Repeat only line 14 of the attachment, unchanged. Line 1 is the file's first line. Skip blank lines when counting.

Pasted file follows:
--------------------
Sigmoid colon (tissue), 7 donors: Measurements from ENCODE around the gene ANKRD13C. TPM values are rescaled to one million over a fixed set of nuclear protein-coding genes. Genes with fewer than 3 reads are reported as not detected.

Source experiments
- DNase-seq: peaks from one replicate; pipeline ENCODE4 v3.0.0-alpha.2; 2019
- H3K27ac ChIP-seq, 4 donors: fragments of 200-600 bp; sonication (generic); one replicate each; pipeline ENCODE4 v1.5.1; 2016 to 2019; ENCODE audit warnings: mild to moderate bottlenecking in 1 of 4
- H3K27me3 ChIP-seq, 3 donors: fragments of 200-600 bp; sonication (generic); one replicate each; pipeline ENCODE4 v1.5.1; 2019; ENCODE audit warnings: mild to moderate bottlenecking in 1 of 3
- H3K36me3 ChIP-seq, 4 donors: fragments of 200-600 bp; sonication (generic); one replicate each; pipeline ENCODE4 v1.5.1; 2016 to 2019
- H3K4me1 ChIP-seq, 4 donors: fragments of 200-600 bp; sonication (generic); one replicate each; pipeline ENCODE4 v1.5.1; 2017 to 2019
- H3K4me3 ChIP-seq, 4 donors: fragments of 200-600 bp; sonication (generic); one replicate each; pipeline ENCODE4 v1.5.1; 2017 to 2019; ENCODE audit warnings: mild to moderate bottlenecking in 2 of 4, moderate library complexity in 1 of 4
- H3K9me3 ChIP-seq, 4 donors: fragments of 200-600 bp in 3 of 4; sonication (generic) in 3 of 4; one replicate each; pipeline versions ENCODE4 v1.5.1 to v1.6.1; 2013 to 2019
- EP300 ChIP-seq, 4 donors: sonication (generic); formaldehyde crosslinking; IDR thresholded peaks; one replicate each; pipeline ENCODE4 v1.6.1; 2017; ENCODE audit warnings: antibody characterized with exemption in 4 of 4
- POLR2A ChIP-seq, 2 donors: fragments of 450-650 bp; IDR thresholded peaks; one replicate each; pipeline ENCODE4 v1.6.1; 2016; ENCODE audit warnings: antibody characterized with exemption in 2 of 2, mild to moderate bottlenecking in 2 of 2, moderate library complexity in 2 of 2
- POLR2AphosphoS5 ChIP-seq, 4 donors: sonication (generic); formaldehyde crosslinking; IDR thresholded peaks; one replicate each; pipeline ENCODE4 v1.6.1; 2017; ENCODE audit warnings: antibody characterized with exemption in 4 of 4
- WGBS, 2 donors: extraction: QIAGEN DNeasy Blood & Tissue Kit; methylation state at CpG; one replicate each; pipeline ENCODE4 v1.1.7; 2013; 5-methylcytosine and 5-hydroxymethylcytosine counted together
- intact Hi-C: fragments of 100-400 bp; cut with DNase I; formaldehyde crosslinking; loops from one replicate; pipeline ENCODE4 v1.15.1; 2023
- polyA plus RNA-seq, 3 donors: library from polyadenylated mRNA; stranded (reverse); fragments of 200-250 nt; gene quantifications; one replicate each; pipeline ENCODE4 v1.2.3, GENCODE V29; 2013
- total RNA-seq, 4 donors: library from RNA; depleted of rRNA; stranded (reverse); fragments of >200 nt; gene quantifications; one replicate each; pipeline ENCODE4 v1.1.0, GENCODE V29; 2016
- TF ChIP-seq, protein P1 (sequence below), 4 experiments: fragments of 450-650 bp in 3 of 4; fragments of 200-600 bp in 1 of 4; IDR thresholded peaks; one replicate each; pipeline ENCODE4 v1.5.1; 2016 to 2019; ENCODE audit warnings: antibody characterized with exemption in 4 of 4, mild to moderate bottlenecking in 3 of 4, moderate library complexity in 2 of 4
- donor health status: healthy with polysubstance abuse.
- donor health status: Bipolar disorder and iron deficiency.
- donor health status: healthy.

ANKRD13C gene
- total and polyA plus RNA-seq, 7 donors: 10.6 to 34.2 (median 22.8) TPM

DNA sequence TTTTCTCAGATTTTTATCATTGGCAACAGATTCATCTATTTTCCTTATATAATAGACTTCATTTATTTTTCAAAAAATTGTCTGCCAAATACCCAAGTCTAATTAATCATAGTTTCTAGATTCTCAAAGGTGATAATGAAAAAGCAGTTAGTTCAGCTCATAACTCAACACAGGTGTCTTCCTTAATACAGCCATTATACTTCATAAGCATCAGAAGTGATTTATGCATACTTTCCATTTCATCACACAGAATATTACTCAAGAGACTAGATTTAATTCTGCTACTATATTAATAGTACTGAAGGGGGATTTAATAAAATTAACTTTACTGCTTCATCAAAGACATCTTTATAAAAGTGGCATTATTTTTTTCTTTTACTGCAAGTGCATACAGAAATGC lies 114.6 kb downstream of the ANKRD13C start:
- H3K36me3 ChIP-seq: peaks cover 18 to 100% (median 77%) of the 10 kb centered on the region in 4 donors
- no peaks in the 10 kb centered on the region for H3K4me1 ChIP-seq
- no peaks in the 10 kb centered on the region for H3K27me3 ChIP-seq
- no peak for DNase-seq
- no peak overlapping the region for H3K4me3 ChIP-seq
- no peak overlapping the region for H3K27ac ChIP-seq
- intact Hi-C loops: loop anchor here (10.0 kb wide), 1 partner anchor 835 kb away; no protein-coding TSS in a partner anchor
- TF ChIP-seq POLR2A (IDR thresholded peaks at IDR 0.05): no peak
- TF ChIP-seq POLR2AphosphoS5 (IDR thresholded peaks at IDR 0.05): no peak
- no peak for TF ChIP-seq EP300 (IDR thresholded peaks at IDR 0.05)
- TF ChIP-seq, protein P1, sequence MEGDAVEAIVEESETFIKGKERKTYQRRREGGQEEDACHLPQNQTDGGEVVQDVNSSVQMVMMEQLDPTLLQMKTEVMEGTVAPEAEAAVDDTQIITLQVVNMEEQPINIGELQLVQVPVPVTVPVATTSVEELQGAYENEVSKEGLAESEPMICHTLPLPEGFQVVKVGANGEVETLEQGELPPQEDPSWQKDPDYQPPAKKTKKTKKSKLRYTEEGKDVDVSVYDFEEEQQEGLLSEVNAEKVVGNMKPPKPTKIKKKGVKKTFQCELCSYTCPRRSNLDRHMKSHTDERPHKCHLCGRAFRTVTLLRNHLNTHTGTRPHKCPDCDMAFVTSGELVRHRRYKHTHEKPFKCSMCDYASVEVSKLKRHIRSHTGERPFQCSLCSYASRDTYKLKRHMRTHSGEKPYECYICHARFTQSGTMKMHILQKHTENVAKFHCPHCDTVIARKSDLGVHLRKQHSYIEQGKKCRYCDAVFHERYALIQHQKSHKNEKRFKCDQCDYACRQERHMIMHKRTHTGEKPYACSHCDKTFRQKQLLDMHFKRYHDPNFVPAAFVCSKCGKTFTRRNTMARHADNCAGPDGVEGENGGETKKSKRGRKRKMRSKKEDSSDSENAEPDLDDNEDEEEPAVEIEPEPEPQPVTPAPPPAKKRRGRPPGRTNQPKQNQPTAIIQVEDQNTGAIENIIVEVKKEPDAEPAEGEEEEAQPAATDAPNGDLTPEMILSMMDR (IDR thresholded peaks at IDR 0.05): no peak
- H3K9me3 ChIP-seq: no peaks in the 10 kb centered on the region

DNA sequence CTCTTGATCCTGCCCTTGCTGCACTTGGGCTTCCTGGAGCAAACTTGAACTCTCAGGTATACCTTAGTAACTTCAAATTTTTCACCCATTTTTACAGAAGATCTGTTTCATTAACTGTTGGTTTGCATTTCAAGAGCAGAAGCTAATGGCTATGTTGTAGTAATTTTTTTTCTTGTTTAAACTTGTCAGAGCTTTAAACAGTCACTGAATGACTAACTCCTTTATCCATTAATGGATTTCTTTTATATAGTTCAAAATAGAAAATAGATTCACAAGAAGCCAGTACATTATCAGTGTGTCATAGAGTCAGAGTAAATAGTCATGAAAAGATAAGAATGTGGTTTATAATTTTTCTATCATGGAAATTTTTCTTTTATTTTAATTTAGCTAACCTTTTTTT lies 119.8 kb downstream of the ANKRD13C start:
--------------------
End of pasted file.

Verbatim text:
- intact Hi-C: fragments of 100-400 bp; cut with DNase I; formaldehyde crosslinking; loops from one replicate; pipeline ENCODE4 v1.15.1; 2023